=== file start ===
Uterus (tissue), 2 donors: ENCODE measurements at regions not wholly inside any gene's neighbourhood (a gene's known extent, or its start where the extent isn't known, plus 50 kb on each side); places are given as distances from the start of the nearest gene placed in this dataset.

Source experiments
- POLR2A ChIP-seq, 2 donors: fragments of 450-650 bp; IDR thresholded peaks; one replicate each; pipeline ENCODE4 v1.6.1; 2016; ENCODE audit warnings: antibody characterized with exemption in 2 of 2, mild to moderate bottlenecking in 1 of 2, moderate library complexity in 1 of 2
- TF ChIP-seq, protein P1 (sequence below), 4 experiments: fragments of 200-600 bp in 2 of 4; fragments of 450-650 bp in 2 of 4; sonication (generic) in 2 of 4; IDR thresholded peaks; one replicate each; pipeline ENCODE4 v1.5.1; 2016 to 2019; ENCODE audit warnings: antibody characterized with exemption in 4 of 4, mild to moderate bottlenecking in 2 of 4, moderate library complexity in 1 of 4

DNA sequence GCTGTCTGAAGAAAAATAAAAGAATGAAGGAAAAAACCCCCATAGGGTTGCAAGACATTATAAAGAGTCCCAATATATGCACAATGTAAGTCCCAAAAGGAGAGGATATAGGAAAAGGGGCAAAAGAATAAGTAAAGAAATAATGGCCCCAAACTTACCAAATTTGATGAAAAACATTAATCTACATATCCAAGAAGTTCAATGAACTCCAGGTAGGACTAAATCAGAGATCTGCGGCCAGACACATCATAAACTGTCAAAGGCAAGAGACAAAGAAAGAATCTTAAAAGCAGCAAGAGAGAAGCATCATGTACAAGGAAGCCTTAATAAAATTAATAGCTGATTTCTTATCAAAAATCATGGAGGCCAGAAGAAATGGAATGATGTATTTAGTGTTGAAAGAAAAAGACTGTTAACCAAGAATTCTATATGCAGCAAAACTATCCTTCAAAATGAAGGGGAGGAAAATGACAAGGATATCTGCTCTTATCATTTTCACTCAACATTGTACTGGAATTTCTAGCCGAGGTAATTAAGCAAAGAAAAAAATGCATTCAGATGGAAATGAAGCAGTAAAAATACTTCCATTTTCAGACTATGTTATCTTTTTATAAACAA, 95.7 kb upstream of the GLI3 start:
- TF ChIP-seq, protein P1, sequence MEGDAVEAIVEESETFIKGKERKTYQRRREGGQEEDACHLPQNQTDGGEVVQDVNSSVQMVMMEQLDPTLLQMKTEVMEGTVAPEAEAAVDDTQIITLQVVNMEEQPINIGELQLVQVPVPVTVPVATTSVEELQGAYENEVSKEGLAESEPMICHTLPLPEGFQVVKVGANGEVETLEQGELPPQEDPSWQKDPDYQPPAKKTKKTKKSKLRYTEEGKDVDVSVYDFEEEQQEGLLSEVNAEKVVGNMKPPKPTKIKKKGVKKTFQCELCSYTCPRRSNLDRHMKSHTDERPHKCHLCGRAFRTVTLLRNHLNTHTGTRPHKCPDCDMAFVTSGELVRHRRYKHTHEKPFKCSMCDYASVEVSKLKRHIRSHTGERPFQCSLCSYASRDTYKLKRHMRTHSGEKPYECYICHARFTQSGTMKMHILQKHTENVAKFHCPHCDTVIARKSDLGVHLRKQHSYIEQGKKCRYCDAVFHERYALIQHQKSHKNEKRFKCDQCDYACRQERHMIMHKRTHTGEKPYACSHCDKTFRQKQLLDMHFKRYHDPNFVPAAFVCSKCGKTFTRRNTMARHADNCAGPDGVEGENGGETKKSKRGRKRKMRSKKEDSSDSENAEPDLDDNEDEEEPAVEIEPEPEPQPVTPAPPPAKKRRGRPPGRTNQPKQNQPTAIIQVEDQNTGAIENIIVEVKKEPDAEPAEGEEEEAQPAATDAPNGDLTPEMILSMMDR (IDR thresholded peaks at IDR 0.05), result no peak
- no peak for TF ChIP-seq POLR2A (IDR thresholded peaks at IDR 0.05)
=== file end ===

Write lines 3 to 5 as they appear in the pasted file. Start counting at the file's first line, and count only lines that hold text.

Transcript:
- POLR2A ChIP-seq, 2 donors: fragments of 450-650 bp; IDR thresholded peaks; one replicate each; pipeline ENCODE4 v1.6.1; 2016; ENCODE audit warnings: antibody characterized with exemption in 2 of 2, mild to moderate bottlenecking in 1 of 2, moderate library complexity in 1 of 2
- TF ChIP-seq, protein P1 (sequence below), 4 experiments: fragments of 200-600 bp in 2 of 4; fragments of 450-650 bp in 2 of 4; sonication (generic) in 2 of 4; IDR thresholded peaks; one replicate each; pipeline ENCODE4 v1.5.1; 2016 to 2019; ENCODE audit warnings: antibody characterized with exemption in 4 of 4, mild to moderate bottlenecking in 2 of 4, moderate library complexity in 1 of 4

DNA sequence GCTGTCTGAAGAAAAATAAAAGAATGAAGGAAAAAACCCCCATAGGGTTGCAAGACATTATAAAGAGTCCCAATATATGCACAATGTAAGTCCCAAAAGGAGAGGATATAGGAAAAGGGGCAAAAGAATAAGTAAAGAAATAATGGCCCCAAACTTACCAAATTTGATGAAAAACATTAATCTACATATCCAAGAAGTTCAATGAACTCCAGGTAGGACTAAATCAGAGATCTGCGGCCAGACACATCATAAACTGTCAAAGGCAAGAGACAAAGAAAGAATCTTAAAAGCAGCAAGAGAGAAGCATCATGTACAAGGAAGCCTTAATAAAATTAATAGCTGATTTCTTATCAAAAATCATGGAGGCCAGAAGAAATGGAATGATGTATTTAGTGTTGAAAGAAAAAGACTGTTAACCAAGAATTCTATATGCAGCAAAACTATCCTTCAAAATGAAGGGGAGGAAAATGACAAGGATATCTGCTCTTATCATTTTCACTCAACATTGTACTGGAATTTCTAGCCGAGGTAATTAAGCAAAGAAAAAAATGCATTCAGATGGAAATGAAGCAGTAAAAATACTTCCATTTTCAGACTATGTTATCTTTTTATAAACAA, 95.7 kb upstream of the GLI3 start: